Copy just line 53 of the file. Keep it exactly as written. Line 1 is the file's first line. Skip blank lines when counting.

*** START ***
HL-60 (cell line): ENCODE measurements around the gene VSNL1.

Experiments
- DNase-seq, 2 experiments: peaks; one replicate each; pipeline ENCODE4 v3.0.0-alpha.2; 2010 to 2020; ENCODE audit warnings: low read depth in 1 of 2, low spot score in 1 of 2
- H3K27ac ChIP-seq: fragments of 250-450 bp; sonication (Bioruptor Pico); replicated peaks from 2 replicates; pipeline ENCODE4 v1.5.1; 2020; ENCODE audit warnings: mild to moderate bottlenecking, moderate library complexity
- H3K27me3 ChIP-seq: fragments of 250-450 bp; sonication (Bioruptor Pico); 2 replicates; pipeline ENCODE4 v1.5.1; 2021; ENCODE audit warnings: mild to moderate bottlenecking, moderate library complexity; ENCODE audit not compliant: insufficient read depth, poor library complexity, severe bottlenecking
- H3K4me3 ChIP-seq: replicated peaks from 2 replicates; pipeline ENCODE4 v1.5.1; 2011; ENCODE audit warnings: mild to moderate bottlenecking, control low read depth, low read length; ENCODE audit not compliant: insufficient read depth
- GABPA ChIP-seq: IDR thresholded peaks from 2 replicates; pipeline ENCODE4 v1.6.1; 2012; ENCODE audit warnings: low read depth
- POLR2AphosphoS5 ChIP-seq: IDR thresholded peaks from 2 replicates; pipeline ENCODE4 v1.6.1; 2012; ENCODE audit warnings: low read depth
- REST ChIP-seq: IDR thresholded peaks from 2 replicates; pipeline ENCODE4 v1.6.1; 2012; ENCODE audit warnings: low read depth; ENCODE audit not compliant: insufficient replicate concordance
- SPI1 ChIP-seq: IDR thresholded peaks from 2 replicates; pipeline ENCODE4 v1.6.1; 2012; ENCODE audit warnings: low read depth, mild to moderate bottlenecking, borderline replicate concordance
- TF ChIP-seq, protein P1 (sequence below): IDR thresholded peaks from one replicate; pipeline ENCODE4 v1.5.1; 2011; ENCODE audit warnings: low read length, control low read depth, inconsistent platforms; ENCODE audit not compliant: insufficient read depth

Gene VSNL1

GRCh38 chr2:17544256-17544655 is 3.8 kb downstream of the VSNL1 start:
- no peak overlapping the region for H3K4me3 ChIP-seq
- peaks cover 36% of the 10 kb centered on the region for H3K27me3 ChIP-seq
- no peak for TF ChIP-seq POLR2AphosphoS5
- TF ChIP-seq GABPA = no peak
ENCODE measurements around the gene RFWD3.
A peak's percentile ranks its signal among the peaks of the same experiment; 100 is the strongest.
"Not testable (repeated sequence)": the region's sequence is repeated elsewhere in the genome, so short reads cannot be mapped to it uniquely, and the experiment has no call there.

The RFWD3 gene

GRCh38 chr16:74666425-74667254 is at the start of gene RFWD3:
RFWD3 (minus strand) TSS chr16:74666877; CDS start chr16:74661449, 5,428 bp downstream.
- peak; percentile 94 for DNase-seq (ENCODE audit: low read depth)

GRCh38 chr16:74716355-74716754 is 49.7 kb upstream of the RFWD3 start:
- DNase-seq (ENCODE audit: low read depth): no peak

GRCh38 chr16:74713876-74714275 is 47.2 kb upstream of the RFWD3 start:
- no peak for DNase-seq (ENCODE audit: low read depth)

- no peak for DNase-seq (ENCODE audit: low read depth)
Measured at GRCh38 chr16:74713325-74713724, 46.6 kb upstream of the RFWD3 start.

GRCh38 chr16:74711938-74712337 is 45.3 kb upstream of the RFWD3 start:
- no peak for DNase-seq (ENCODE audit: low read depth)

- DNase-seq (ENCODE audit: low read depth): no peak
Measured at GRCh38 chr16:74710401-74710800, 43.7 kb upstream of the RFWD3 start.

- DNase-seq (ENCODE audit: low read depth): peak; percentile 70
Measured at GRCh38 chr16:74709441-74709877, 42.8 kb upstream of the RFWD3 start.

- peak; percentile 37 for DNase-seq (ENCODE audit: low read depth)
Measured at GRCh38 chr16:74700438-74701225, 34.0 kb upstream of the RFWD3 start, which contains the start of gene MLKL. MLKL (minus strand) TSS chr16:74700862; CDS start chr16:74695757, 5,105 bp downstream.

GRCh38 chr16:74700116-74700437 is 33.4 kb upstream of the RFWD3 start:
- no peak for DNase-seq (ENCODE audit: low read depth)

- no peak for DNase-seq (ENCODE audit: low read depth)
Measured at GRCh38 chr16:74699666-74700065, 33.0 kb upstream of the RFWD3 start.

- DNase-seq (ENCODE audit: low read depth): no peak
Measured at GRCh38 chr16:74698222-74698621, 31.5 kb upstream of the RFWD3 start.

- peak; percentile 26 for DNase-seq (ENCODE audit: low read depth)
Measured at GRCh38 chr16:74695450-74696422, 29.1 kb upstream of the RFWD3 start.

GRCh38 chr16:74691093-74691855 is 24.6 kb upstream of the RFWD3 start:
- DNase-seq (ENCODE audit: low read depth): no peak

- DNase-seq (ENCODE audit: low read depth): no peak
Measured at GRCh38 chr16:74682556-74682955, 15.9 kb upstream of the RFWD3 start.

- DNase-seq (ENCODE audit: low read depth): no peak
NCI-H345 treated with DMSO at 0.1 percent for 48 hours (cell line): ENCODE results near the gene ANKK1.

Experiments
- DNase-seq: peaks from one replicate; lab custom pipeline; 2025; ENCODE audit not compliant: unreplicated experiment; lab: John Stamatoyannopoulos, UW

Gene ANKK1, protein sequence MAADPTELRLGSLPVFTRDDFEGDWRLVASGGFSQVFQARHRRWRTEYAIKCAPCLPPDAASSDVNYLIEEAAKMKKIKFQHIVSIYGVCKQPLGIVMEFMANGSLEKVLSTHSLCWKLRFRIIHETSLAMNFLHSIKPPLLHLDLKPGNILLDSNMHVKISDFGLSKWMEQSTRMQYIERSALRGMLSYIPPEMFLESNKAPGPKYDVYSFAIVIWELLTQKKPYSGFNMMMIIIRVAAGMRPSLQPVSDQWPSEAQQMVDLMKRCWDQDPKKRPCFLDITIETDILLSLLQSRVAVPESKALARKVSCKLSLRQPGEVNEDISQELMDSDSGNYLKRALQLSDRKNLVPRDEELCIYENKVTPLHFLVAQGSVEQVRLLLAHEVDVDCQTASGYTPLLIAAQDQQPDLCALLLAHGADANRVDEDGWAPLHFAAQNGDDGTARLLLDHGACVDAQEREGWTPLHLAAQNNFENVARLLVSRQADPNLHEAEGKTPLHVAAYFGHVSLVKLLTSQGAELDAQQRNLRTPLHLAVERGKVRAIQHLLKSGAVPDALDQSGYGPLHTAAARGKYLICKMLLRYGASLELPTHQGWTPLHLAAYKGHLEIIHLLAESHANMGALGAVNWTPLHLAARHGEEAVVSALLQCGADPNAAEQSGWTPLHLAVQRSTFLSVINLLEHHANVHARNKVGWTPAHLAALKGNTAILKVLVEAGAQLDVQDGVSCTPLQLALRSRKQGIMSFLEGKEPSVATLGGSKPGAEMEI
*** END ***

Experiments